By Harold Trujillo, NMAA Presdient
"As I reflect on my first year as president and as cofounder of the New Mexico Acequia Association, I see that much has been accomplished and much work remains to preserve our Acequia water rights and ways of life. My goals are to preserve the work of our ancestors, strengthen the organization and strengthen our family farms."
Maintain and improve our infrastructure.
Acequias have a very high value from an infrastructure and environmental point of view. Acequias provide a significant environmental service by creating green islands in an arid environment for wildlife, crops, livestock and our families. In addition, the replacement value of our diversions, flumes, farm head gates and easement are probably worth several 100's of thousands of dollars or more.
We need to start developing long range plans to maintain, renew and improve our Acequias. We need to make our systems easy to operate and more water efficient. We already see this plans (asset management plans) being requested for applications to the Water Trust Board or for our ICIP plans to request funding. We also need to look at our internal resources with our Acequia parcientes who have equipment and skills that can improve our Acequias. Our ancestors did not depend on the state or federal government to build and maintain our Acequias.
To strengthen the NMAA by increasing the capacity of our regional associations, creating new regional associations and becoming more self-sufficient.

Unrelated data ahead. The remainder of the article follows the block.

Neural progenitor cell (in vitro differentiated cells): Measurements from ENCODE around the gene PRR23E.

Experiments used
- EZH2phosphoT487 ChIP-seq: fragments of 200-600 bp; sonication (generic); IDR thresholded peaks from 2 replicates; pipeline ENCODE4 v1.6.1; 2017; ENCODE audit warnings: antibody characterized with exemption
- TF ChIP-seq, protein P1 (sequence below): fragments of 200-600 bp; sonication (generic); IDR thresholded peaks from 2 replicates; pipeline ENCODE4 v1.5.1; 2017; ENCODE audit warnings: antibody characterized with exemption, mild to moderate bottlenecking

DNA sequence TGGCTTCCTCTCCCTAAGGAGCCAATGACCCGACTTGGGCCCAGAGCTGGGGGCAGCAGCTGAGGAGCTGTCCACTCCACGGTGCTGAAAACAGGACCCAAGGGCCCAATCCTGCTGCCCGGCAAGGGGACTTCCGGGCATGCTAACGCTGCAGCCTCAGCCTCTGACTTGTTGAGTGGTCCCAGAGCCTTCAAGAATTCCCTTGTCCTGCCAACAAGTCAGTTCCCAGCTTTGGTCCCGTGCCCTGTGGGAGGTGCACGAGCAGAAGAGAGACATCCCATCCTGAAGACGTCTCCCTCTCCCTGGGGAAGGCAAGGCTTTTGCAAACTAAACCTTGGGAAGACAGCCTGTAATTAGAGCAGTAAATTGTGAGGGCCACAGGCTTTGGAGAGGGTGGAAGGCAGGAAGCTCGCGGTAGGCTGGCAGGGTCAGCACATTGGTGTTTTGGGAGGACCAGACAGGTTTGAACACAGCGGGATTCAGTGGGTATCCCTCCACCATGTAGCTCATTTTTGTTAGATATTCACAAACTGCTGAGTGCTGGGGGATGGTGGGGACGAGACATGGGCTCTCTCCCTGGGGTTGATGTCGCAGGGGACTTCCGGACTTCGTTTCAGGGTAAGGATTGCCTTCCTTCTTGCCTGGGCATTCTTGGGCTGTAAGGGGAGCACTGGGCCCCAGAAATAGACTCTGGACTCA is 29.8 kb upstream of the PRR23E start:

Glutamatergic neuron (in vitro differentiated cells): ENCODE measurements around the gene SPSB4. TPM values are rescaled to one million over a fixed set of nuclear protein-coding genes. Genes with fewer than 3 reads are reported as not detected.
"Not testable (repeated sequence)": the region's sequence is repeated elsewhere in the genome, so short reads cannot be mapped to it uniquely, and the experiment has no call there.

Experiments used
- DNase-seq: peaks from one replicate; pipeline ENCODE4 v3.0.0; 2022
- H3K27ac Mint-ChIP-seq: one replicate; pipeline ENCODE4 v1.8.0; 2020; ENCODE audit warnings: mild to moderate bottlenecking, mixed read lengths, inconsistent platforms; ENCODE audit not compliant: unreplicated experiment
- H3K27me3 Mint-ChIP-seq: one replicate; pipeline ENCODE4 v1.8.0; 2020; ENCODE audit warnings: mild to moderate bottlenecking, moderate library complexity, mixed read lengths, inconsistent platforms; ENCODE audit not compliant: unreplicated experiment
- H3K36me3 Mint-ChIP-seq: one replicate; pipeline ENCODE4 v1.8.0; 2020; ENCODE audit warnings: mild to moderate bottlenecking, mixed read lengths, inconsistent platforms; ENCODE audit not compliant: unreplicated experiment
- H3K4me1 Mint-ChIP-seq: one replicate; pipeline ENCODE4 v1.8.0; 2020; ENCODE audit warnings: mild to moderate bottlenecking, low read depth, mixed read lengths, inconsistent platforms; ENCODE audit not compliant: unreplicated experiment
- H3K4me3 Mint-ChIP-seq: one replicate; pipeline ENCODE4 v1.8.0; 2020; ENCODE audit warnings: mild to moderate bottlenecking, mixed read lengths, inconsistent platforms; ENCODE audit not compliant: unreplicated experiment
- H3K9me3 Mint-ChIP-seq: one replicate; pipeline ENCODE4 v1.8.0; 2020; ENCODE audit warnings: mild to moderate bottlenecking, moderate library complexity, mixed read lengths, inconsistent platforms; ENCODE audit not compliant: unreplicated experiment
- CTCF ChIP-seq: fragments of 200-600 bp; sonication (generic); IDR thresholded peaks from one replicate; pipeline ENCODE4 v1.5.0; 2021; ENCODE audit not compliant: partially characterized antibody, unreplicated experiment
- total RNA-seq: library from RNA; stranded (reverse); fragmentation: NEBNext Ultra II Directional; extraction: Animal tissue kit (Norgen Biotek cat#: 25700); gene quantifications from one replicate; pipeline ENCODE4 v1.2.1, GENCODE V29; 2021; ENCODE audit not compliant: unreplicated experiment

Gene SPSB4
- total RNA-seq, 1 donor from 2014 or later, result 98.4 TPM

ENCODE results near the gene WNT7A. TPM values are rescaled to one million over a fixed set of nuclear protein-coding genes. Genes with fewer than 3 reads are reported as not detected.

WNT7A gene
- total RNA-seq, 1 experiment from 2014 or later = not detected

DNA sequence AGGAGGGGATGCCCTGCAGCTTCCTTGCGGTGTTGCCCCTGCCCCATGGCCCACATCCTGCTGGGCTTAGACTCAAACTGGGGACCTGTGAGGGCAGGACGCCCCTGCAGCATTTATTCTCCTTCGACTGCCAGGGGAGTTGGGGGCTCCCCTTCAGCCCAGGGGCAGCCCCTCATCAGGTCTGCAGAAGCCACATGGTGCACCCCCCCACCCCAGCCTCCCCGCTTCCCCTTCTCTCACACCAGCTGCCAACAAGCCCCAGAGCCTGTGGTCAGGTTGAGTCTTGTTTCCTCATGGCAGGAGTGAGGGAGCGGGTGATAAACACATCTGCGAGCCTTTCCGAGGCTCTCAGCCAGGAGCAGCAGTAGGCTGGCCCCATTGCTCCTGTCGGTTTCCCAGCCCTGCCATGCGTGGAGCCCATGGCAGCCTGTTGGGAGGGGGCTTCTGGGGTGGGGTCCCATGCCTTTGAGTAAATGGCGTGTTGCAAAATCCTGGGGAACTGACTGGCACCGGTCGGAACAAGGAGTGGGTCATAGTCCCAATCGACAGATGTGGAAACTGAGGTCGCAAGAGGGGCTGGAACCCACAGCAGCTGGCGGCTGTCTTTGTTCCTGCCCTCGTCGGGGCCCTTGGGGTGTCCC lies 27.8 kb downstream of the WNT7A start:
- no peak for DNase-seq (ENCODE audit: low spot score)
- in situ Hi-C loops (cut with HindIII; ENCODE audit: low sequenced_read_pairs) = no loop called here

Regional associations can help their local Acequias resolve water issues or inform them of statewide issues that will affect them. For example, regional associations can help develop capital outlay projects and prioritize needs. We currently have the Jemez region that develops, prioritizes, coordinates and implements projects funded by the legislature.
We also need to voice our concerns for our water rights and way of life from all parts of the State where we have Acequias. We need to create regional associations in areas that are not represented. We have Acequias all over the state, not just in the northern part of the state.
We also need to become more self-sufficient. Currently, less than 10% of the funding for the services we provide by NMAA comes from our membership.
We need to strengthen our family farms.
We are facing pressure from our communities, cities, developers and others who want water rights for their own needs and ventures. We need to look at improving the crops we grow and trying new more valuable crops and more efficient irrigation systems. We also need to restore our traditional methods and spend time in the field to guide and shepherd the water to prevent over-watering and waste. Our traditional system of water allocation by time (datas) is inherently water efficient because it encourages us to irrigate the most we can with our time allocation.
I welcome your suggestions and hope for your support to implement these goals.
Harold Trujillo, President
New Mexico Association